Architecture

Passive house construction has gained traction in Europe, but has only recently started to get noticed in the United States. Writer Alex Ulam discusses the emergence of this design approach as well as its implications for use in the coming years.
Yesterday   Doggerel
<p>Americans prefer traditional architecture. Is Modernism dead?</p>
Mar 26, 2007   The Los Angeles Times
<p>The results are in and tongues are still wagging -- about buildings that Americans both love and hate. The AIA released the winners and losers of its survey to discover America's favorite architecture.</p>
Mar 25, 2007   ArchitectOnline.com
<p>Plans for condominiums and senior housing in downtown Pasadena may create traffic and aesthetic problems.</p>
Mar 25, 2007   The Los Angeles Times
<p>Built in 1820s and 1830s, the arcades in Paris were the first enclosed retail centers protecting shoppers from the elements as they browsed a variety of shops.</p>
Mar 24, 2007   The New York Times
<p>The modernist house, designated as a World Heritage Site, deteriorates as its owners and the Czech Republic government fight over restoration.</p>
Mar 23, 2007   The New York Times
Since this is my first blog, let me introduce myself. My name is Brent Toderian. In 2006 I was appointed the City of Vancouver, British Columbia's Director of Planning. Before that I was the Manager of Centre City Planning and Design for the City of Calgary, Alberta. Blog Post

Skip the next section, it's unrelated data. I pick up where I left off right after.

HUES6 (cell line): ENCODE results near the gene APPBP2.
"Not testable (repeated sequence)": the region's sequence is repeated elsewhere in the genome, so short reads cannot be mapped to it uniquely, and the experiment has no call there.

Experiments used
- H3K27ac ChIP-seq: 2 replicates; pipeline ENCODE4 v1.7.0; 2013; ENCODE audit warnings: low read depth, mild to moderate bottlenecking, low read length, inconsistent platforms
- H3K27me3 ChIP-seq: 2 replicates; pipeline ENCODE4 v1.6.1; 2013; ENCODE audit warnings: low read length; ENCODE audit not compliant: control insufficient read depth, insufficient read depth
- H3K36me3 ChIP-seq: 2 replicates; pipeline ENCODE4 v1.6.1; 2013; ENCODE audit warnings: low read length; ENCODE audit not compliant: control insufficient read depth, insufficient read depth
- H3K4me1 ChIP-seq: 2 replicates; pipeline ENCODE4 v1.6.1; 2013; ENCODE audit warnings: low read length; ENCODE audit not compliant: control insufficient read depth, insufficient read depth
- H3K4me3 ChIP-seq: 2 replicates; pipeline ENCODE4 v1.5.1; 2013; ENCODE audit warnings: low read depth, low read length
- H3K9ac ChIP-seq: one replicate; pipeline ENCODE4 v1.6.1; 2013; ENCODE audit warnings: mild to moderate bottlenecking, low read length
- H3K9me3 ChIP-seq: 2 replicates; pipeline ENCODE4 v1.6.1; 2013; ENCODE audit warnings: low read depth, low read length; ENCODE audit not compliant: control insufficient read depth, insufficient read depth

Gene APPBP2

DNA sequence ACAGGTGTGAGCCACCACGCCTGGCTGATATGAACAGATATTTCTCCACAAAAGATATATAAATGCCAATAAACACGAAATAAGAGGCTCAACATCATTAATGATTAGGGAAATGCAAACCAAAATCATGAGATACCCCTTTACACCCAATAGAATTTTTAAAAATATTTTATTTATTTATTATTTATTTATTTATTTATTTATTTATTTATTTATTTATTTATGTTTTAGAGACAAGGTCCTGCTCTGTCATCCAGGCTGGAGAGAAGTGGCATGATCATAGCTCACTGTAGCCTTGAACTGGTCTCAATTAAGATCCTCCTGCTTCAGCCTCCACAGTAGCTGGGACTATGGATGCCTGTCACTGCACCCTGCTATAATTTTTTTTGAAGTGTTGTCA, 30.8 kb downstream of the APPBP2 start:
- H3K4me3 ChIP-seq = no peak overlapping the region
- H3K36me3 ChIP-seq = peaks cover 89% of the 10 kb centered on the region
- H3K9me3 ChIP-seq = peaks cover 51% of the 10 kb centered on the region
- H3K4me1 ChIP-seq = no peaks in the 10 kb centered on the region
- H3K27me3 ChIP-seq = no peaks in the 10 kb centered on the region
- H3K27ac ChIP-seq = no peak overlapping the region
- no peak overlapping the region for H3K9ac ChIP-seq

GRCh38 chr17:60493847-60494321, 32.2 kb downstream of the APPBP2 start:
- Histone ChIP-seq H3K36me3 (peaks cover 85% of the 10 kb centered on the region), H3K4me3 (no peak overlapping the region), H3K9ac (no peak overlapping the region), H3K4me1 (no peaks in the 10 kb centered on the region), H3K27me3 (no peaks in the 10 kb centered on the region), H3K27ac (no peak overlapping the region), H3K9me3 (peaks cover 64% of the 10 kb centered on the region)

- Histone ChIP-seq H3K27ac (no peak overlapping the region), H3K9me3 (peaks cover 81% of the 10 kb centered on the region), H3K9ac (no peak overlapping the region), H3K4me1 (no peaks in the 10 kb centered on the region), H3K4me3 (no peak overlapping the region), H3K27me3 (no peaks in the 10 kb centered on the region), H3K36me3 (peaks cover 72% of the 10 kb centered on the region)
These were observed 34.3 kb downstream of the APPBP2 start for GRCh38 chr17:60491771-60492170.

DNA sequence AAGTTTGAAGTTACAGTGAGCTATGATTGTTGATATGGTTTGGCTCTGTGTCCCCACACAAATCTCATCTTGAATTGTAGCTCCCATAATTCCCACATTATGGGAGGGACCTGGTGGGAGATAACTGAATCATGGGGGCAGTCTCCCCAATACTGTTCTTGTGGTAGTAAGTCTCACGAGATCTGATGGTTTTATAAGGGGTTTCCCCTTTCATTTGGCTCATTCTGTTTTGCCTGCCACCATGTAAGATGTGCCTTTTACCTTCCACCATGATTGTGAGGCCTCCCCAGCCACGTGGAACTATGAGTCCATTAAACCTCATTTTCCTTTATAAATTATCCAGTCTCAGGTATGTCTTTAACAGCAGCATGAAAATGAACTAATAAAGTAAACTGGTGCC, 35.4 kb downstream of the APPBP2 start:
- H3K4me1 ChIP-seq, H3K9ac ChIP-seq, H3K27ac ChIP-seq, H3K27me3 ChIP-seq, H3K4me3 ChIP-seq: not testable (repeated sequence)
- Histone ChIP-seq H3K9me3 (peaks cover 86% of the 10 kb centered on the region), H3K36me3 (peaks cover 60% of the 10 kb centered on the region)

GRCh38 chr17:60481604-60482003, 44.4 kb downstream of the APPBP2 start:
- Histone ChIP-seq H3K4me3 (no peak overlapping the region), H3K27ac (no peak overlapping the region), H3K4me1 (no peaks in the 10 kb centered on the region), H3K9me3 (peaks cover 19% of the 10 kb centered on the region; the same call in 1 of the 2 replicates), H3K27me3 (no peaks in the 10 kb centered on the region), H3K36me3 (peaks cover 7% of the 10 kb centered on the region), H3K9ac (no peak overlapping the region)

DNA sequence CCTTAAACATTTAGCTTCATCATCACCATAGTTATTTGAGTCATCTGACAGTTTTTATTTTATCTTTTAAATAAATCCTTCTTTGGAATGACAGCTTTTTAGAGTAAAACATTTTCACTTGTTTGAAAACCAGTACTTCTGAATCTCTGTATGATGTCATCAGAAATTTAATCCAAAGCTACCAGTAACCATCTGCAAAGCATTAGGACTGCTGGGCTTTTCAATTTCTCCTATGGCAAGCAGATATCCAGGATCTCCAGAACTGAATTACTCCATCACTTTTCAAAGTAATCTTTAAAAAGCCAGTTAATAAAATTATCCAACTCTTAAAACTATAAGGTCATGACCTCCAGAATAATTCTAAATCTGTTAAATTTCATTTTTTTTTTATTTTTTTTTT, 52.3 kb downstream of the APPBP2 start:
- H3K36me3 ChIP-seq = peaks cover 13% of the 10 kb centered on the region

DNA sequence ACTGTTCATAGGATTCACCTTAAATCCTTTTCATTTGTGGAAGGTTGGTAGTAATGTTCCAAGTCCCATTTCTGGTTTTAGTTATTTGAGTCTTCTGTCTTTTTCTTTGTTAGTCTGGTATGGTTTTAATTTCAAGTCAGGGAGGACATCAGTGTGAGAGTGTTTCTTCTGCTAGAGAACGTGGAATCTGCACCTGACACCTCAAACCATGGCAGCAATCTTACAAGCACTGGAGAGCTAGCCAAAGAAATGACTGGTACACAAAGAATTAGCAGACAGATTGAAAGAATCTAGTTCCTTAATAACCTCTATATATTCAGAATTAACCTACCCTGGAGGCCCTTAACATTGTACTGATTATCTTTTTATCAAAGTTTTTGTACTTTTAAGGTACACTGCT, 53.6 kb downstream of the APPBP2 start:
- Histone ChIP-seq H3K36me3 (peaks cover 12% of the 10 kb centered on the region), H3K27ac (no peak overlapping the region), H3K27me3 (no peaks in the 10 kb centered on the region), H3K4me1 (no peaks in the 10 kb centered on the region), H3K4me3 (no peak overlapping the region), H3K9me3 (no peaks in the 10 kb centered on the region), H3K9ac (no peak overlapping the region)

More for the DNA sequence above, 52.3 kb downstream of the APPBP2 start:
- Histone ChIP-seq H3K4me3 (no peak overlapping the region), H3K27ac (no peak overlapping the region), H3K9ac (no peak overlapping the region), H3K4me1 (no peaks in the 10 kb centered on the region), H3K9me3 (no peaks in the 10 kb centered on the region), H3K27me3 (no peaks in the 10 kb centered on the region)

Mar 22, 2007   By Brent Toderian
<p>Japanese architects are pioneering design and building techniques that make the most of urban space, offering an affordable way to live in expensive metropolises.</p>
Mar 22, 2007   WorldChanging
In spite of my sense that we are heading pell mell into the gloom of global warming, catastrophic conflict and hopeless mediocrity, I've noticed a hopeful trend. Blog Post
Mar 22, 2007   By Barbara Knecht
<p>One of the designers behind Mockingbird Station in Dallas, Texas, one of the first TODs in the country, talks about the recipe for a successful transit-oriented development.</p>
Mar 22, 2007   Multi-Housing News
<p>Leaders of the Universal Design movement call for a built environment that works for all members of society -- young, old, able-bodied or disabled -- an increasingly important issue as the population ages.</p>
Mar 21, 2007   The Washington Post